Young Man Lake is located in Glacier National Park, in the U. S. state of Montana. Young Man Lake is in a cirque immediately east of Flinsch Peak. A series of waterfalls carries waters from the lake to nearby Boy Lake.
Ulrich Thieme (31 January 1865 in Leipzig – 25 March 1922 in Leipzig) was a German art historian. He was the son of the industrialist and art collector Alfred Thieme (1830–1906), brother of the publisher Georg Thieme (1830–1906) and grandfather of the painter Peter Flinsch (1920–2010).
Flinsch Peak () is located in the Lewis Range, Glacier National Park in the U.S. state of Montana. It is west of Rising Wolf Mountain and straddles the Continental Divide. Viewed from Oldman Lake, the summit has a distinctive horn shape. Young Man Lake is immediately east of the peak.
Hans Maier (July 13, 1909 – March 6, 1943) was a German rower who competed in two Olympic games in 1932 and 1936. In Los Angeles, he won a silver medal, along with Karl Aletter, Walter Flinsch and Ernst Gaber in the coxless four. In Berlin, he won a gold medal, along with Paul Söllner, Walter Volle, Fritz Bauer and Ernst Gaber in the coxed four.
Ponti was born in Freiburg im Breisgau, Germany, but has lived in the United States for most of his life. He studied piano in Washington DC with Gilmour McDonald from 1954 to 1955, McDonald having been a pupil of the virtuoso Leopold Godowsky. Then he studied with Erich Flinsch (who had been a pupil of and an assistant to Emil von Sauer) in Frankfurt from 1955 to 1961.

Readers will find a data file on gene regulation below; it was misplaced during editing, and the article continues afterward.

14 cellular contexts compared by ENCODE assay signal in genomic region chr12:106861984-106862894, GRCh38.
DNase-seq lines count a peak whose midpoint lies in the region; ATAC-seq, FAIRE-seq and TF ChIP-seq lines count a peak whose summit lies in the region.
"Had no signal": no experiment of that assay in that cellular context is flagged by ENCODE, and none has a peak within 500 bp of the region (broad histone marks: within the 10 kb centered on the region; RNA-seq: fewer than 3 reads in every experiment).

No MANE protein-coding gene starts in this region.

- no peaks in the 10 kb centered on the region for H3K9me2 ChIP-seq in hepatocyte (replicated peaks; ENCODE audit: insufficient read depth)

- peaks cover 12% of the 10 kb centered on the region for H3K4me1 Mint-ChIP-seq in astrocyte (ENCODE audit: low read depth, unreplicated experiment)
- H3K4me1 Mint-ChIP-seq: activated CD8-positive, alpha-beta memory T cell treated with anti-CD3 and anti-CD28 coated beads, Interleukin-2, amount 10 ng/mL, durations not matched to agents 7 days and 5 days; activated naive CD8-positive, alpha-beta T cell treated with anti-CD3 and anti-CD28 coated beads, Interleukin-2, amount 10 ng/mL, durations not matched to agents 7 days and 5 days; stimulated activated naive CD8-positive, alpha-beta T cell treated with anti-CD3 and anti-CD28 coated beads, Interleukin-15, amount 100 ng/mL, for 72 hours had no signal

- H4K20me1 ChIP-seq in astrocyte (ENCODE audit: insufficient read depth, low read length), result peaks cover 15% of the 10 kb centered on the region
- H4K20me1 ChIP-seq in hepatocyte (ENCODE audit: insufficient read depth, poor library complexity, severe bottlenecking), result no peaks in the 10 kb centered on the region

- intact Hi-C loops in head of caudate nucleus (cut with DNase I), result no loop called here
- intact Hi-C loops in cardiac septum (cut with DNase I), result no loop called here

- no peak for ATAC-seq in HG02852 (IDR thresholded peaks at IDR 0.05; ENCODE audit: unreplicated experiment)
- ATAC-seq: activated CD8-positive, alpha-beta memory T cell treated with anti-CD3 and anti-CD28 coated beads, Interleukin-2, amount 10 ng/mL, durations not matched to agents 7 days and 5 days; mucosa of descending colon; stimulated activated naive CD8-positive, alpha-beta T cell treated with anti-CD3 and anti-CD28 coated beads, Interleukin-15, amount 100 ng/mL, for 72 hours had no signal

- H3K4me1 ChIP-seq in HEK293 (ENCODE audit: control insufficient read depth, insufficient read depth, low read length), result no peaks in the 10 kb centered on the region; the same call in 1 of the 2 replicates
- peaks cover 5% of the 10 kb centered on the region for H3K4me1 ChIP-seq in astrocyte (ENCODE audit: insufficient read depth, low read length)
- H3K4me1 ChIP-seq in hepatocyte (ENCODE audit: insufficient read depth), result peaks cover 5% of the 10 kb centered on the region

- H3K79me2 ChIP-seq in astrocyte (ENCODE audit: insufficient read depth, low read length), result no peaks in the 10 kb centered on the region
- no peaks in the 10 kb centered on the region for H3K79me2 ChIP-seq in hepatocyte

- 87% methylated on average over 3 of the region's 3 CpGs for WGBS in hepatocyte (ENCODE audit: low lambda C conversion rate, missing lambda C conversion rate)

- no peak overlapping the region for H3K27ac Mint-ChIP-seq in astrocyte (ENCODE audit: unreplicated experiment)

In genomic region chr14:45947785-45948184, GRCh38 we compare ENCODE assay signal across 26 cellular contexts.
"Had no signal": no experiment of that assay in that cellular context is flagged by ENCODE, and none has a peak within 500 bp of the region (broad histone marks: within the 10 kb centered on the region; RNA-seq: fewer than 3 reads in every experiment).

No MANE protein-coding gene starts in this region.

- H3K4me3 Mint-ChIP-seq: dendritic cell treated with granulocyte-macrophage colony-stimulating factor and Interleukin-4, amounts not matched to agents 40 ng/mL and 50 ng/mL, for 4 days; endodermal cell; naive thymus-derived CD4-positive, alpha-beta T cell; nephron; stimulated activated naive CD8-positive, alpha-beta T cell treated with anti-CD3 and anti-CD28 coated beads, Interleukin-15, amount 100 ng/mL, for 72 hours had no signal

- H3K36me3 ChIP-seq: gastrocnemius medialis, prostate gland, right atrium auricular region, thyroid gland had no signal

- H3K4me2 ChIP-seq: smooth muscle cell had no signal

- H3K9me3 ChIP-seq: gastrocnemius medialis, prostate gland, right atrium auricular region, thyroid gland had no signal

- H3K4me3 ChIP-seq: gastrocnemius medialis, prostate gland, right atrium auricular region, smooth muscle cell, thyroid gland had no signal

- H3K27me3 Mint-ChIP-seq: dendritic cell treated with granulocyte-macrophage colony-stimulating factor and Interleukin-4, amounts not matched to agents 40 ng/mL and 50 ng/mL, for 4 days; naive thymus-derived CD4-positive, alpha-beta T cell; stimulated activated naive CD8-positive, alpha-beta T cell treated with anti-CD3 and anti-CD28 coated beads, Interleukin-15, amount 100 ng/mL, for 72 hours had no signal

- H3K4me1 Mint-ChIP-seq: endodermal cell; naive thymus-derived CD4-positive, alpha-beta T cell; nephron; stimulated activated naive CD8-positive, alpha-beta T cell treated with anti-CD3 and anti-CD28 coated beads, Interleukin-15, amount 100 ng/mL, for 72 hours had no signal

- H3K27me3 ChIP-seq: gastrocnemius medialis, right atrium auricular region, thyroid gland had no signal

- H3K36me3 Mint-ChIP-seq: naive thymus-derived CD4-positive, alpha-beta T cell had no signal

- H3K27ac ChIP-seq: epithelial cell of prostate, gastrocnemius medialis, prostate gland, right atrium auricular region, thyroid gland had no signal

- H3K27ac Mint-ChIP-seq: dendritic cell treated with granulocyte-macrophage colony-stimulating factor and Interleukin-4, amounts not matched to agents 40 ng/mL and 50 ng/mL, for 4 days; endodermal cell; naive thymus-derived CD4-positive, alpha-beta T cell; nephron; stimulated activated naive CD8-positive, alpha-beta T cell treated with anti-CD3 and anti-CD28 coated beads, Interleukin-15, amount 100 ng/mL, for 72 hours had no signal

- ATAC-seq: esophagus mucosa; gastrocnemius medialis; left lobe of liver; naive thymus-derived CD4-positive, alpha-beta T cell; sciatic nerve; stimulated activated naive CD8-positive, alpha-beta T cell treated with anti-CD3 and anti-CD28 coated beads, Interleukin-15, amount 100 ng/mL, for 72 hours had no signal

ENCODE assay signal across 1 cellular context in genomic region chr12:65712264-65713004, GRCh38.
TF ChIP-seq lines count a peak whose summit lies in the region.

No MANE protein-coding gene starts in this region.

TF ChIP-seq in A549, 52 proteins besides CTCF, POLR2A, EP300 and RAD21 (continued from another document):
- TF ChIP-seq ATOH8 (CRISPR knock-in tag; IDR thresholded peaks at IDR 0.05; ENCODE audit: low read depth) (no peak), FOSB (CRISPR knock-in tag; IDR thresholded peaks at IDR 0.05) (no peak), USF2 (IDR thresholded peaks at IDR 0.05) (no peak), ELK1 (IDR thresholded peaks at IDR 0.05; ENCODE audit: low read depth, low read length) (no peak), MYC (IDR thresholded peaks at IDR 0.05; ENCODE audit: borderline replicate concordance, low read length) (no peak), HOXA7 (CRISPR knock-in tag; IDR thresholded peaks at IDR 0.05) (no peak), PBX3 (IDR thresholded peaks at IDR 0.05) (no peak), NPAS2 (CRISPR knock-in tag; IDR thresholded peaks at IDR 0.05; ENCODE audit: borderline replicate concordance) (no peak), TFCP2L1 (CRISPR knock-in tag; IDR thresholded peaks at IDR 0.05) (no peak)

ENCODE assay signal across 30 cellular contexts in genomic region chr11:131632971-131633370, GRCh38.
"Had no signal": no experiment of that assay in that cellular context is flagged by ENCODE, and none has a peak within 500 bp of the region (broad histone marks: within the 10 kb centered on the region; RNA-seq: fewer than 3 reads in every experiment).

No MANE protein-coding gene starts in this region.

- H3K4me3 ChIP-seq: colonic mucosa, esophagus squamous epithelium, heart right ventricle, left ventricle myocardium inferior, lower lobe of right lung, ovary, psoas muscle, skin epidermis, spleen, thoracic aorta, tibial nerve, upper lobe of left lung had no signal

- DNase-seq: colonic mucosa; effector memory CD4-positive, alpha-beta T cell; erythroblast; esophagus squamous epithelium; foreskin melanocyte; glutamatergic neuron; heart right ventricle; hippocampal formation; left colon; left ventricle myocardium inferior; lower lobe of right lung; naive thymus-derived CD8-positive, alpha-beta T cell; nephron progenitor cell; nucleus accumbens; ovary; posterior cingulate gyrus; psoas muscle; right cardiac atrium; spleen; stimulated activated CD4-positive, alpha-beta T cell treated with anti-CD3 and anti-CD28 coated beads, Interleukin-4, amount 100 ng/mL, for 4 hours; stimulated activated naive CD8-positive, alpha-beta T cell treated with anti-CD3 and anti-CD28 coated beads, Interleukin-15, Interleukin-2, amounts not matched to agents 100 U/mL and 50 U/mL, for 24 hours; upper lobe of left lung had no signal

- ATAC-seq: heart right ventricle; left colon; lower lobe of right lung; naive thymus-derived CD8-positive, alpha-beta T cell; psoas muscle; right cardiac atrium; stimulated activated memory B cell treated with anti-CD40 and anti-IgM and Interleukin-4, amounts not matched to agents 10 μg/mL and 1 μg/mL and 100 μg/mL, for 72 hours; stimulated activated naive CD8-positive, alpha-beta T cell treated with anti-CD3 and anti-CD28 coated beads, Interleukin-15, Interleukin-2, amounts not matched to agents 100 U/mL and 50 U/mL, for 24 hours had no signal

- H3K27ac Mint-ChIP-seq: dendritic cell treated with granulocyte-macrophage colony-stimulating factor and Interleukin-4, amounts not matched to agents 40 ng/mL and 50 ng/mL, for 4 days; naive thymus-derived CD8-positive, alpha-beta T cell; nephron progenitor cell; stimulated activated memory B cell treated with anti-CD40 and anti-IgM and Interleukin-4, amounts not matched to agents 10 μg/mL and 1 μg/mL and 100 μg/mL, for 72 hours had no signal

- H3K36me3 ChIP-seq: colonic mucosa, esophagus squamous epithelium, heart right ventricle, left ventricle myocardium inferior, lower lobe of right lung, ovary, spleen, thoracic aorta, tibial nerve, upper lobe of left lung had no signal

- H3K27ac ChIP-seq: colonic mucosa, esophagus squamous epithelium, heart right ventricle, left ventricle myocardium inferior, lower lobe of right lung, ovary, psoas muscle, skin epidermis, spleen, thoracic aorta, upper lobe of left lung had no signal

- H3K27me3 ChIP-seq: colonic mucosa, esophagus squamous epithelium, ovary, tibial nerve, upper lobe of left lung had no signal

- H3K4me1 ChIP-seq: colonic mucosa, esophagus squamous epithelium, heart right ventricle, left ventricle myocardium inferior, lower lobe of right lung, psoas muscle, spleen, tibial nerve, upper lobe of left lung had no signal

The company nearly went bankrupt at the end of the 19th century because the company's administration assumed that type founding, rather than typesetting, would be automated. The new owner, Georg Hartmann, succeeded in saving the company. Subsequently, the company grew, also due to several takeovers, "e.g." in 1916 by Frankfurt's type foundry Flinsch, itself a global player. In 1927, an office was opened in New York City.
Though making India and Ramanasramam her permanent home, she returned to England periodically in the 1950s, living at the Coombe Springs Institute, founded by J. G. Bennett, a former student of Gurdjieff. While there she worked on Bennett’s "Dramatic Universe" and was initiated into Subud by Pak Subuh. On her last trip around the world she stayed in New York, in 1959, where she reconnected with old friends from the Prieuré—Mme Jeanne de Salzmann, Mme Ouspensky, Olga de Hartmann and Peggy Flinsch—and was introduced to Lord John Pentland.